Jungling goes for gold in the Special Olympics

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Courtesy of Morgan Jungling
This March, Morgan Jungling, left, and her teammate Billy Connor, are competing in the Special Olympics in Austria.

BY
MANAGING SPORTS EDITOR

Nineteen years after being diagnosed with Buccal–Lingual dyspraxia, a speech disorder that affects the ability to transform thoughts into words, Morgan Jungling can “say everything now.”

This March, the 21-year-old is bringing her improved speech to Austria –– as she competes in the 2017 Special Olympics Winter Games as a member of the U.S. team.

“I’ll be in intermediate for skiing, alpine skiing,” Jungling said. “On March 23, I have my divisioning for my giant slalom and then the finals right after that. And then on the 23rd, I have my slalom.”

The Newark resident received two gold medals during the U.S. time trials in Connecticut last year.

As she heads to Austria, Jungling is one of four Delaware residents on the U.S. team, which comprises of 210 people. She departed on March 12 and will compete in the two cities of Graz and Schladming for two weeks.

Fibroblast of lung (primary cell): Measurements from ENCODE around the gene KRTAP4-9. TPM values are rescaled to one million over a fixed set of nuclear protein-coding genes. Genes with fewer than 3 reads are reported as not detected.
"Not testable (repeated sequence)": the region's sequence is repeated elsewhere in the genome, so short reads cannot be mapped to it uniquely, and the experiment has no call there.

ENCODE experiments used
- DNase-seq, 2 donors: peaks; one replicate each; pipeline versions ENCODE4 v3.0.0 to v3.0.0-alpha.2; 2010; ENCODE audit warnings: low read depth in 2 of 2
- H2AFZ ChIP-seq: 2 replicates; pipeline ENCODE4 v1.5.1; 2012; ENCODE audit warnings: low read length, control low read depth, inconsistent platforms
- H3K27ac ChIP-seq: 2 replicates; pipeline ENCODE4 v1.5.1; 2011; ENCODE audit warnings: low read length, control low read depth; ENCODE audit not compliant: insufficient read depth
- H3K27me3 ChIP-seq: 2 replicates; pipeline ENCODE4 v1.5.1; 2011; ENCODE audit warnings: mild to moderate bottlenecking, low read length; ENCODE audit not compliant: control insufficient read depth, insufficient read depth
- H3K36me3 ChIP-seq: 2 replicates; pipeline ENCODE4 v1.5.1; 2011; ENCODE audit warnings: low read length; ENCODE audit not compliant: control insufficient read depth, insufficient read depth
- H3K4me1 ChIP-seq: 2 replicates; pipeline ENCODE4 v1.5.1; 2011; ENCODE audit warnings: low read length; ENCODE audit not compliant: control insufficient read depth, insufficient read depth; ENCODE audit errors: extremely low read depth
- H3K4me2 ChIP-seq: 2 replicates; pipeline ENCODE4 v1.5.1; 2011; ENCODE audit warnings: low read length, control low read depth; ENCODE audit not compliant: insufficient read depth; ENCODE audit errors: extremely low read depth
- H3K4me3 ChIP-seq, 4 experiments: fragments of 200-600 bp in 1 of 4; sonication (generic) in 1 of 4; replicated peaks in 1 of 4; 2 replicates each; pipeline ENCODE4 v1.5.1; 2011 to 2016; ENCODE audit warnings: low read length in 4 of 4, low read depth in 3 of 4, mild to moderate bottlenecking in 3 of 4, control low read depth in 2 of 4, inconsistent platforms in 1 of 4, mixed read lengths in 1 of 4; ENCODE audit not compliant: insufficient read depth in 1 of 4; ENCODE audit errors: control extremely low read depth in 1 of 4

While this is Jungling’s international Olympic debut, she is not new to the U.S. team. In 2014, she participated in the U.S. games, located in Trenton, N.J. During this time, she played on Team Delaware for basketball, “scoring 23 points while playing point guard.”

Jungling said she first found out about the Special Olympics when she was seven years old, through conversations with her parents and her doctor. As a 16-year-old, she decided to get involved.

“They talked about that I could do Special Olympics because I qualified for it,” Jungling said. “They need your doctor’s diagnostic and all of that.”

As her interest in the Special Olympics grew, Jungling also prioritized improving her speech –– and, after years of therapy and practice, she proudly shares the results.

“When I was a baby, I [couldn’t] even say ‘want,’ but it’s in my brain but I can’t even say it out,” Jungling said. “But I got better by speech. When I speak slow, I am a normal kid.”

These personal developments are evident in the confidence displayed by that the second-year Delaware student.

“Special Olympics mean to me that they help me overcoming my boundaries and now I’m a social butterfly around people,” Jungling said.

Once she returns from Austria, Jungling will resume her coursework. She’s currently taking one class at the university –– Introduction to Exercise Science. This course follows studies in Anatomy and Physiology last year.

“I really want to be a physical therapy assistant because I’m prone to have injuries and I want to prevent them,” Jungling said.

These career aspirations follow a highly motivated vision for Jungling, who is also a sister of the Gamma Sigma Sigma service sorority and an employee at a local Walgreen’s store.

For the time being, though, Jungling has her mind set on the Olympic Games.

“First off, I’m gonna be way too excited and hyper and then I will say to myself that I can get a gold medal or a silver medal,” Jungling said. “I’ll be happy and excited.”

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